If we take the systems view of life, we see that human organisations have a dual nature. So in asking Capra if an organization is a living system, his answer is both yes and no: Organisations can be said to be alive in that they are communities of people with meaningful work, but they also have a non-living aspect in that they are business entities with formal structures.


We can now see an organisation as having both formal structures, i.e. sets of rules that establish boundaries, and informal structures that are fluid and flowing networks of communication. There is continual interplay between these formal structures and informal networks. So if we take the systems view of life as our guiding principle for leadership, what lessons can managers and leaders learn?


So when we adopt the systems view of life we really have to live our values, and then we will discover that our organisations will shift from being dead to alive, and thriving in a world where people and planet matter.


Capra advocates that Western culture abandon conventional linear thought and the mechanistic views of Descartes. Critiquing the reductionistic Cartesian view that everything can be studied in parts to understand the whole, he encourages a holistic approach. In The Web of Life, Capra focuses on systemic information generated by the relationships among all parts as a significant additional factor in understanding the character of the whole, emphasizing the web-like structure of all systems and the interconnectedness of all parts.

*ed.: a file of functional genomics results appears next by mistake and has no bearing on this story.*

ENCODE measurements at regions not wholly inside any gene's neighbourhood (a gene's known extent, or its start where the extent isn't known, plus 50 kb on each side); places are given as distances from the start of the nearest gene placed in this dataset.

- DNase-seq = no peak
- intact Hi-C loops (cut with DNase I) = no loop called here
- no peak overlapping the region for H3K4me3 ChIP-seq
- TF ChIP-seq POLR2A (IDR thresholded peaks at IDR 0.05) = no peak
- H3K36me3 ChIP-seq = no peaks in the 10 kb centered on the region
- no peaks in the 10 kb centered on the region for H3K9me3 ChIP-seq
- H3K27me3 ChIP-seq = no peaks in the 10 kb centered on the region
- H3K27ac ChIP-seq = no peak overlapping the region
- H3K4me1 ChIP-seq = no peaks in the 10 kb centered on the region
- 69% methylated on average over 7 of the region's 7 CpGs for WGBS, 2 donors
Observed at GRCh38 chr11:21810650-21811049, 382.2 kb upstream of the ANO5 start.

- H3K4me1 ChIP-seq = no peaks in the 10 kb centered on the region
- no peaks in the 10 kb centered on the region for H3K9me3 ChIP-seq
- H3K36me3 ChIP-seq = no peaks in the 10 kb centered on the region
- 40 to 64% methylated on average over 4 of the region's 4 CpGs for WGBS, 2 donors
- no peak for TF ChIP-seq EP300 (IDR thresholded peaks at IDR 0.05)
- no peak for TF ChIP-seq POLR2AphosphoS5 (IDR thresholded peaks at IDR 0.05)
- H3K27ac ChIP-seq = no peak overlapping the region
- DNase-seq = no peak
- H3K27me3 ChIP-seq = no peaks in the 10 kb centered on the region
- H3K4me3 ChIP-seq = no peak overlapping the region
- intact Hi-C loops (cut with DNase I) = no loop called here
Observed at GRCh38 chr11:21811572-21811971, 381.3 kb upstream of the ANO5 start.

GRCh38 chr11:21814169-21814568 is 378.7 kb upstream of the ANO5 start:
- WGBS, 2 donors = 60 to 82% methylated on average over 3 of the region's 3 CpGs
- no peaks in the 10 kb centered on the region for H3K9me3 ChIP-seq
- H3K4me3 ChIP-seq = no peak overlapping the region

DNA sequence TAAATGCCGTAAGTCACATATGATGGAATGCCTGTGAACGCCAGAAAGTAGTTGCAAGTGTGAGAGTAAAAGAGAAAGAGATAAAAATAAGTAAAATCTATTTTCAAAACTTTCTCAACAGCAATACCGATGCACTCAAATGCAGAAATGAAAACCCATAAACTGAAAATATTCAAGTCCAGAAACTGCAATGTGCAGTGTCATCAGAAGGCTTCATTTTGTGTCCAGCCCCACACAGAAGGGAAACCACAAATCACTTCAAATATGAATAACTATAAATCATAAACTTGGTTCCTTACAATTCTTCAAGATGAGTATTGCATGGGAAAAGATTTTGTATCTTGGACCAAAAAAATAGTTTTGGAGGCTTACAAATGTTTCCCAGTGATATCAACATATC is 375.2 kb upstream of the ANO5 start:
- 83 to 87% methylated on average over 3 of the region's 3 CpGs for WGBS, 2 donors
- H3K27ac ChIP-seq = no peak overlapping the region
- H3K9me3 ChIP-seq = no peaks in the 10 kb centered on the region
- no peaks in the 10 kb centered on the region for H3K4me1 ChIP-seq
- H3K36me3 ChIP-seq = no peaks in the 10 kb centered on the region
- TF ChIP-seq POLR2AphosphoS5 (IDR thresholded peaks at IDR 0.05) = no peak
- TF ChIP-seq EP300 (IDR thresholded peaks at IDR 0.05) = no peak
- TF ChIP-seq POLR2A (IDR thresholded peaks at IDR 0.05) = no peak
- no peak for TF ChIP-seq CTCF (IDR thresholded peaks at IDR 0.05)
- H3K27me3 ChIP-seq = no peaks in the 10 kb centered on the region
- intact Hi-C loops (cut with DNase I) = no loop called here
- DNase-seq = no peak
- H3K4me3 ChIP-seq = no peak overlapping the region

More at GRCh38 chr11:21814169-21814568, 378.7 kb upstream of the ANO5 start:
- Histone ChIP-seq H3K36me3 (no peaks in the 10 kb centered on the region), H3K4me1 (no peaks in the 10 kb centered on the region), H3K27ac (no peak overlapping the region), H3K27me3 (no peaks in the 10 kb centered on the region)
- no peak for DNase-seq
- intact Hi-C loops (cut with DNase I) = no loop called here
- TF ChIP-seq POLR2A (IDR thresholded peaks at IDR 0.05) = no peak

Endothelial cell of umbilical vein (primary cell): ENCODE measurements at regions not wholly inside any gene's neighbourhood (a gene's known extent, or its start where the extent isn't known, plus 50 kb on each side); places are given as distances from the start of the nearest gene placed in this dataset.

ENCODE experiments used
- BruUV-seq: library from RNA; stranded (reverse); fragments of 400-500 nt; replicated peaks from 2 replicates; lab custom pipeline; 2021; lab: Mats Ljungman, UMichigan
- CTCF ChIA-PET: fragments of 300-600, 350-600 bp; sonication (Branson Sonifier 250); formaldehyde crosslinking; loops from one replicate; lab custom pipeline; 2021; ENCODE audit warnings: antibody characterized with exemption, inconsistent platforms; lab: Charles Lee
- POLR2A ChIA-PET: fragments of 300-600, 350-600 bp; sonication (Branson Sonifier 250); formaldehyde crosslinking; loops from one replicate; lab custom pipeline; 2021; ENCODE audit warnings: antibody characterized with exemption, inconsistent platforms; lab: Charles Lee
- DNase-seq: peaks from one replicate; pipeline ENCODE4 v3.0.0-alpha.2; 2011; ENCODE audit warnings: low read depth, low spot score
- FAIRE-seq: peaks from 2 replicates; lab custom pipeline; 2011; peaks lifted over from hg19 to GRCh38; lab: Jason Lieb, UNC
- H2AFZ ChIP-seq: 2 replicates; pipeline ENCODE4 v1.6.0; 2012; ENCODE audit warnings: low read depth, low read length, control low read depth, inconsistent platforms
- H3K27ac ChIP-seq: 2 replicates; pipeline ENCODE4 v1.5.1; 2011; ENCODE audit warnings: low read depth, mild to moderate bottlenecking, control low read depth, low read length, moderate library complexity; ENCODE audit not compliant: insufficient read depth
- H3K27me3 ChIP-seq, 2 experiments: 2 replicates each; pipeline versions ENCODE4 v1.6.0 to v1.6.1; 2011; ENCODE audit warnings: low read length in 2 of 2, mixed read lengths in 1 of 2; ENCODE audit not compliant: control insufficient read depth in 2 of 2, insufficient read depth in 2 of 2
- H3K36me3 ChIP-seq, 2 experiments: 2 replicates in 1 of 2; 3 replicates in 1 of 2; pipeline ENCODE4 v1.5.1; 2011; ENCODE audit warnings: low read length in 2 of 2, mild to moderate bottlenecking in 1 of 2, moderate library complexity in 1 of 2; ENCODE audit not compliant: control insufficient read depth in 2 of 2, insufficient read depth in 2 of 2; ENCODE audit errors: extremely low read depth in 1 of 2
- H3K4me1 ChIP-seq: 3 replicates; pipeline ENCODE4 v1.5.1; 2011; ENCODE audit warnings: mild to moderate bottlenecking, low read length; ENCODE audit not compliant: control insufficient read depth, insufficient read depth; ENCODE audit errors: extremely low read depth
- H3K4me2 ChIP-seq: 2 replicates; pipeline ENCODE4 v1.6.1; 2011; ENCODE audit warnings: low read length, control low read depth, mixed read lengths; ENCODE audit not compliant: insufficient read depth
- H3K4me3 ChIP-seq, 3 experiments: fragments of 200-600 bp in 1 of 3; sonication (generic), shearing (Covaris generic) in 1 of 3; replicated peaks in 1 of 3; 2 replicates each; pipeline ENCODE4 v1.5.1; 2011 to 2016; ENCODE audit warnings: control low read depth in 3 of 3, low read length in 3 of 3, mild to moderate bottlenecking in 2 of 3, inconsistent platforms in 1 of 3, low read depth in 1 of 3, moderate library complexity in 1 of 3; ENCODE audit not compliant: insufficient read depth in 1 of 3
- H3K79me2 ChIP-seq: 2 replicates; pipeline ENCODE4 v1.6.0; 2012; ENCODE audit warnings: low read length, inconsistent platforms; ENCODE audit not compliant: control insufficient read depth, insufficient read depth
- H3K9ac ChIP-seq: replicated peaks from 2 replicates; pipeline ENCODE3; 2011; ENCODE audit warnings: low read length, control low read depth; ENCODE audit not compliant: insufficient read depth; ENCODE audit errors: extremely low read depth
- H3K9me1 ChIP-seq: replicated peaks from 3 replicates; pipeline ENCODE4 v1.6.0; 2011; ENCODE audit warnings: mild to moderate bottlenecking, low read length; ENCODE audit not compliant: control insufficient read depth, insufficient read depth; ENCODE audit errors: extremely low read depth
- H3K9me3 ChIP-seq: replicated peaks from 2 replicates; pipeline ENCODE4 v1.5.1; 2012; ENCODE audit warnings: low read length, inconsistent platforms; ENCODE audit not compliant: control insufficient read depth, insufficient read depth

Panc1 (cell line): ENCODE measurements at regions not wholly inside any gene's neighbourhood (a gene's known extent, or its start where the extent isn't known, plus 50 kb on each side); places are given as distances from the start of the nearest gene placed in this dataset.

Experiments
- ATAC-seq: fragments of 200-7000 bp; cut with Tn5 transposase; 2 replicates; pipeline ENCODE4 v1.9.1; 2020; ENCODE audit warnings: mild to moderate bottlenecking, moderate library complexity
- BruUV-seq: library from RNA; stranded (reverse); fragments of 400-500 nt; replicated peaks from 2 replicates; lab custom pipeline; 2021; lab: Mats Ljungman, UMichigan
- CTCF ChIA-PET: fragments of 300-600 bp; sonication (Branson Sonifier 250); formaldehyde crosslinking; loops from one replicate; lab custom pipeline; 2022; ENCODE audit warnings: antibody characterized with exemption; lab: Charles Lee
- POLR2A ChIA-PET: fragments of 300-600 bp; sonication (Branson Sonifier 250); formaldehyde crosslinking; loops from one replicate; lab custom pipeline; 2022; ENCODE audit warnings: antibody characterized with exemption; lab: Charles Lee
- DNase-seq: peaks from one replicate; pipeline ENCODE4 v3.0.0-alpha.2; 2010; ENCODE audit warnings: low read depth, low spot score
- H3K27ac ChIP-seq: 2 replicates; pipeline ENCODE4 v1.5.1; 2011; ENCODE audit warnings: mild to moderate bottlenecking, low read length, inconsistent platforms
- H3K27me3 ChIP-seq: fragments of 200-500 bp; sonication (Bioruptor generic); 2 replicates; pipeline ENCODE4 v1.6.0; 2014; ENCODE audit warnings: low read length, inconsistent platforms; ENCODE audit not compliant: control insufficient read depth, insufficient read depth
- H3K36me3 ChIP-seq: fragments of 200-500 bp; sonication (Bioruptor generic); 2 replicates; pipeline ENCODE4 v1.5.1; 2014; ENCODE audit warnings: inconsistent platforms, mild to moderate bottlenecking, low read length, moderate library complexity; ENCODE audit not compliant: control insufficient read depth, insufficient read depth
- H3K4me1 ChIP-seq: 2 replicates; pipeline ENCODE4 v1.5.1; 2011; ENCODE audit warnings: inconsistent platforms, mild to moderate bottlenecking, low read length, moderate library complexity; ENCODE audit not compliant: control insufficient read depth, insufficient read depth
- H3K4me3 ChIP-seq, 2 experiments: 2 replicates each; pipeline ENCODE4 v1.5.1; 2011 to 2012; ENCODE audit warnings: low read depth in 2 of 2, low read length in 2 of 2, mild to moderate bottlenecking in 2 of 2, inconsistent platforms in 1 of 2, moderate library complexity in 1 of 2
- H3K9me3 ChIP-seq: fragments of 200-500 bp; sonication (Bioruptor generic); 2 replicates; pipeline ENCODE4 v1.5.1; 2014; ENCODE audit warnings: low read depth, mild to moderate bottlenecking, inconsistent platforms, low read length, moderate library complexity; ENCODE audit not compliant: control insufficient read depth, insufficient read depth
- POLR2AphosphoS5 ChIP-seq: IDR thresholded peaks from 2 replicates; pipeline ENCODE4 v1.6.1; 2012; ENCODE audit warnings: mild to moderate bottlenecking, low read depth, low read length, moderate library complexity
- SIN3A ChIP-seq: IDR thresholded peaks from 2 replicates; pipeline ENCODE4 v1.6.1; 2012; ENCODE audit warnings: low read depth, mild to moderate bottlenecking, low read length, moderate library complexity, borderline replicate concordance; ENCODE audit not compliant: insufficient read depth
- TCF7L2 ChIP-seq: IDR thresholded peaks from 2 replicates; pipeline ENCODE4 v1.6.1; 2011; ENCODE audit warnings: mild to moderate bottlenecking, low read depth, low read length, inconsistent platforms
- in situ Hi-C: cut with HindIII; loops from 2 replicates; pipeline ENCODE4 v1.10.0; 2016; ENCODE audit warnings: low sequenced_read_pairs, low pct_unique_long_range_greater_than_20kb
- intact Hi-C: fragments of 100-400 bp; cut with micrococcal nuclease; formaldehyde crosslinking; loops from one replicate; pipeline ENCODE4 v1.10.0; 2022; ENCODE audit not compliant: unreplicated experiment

Hi Silash, good review. I won't read this book because I don't think I'll get it - the quotation mentioning "zeitgeist...paradigms...metaphors & networks..." reads to me like a load of old cobblers; it should put most clear thinkers off. On the other hand, I don't have much grasp of the physics stuff and never got to grips with discussions with my old man who knew Feynman. I'm interested though in the question "where are we at" - I look at it more through my prism of potential conflict/power systems. Whereas I think we 'have the technology' I worry the old problem of nutters getting to power will outweigh the solutions and lead to mass destruction.


If you want systems thinking distilled to a level kids understand, this is the book for you. It contains 30 gaming exercises that are designed to teach the nuances of systems thinking to younger audiences. The games are classified by learning areas like team learning and shared vision. Many K-12 teachers have found this playbook and the accompanying DVD successfully introduces systems thinking to their students.


This book uses the field of systems biology to explore the basics of systems thinking and complexity. Building on the idea that life is a self-regulating network of emergence, Capra and Luisi construct an integrated, systemic worldview of life on earth. Throughout the book they provide a useful history of systems thinking in science, as well commentary on the implications for social systems such as healthcare and business.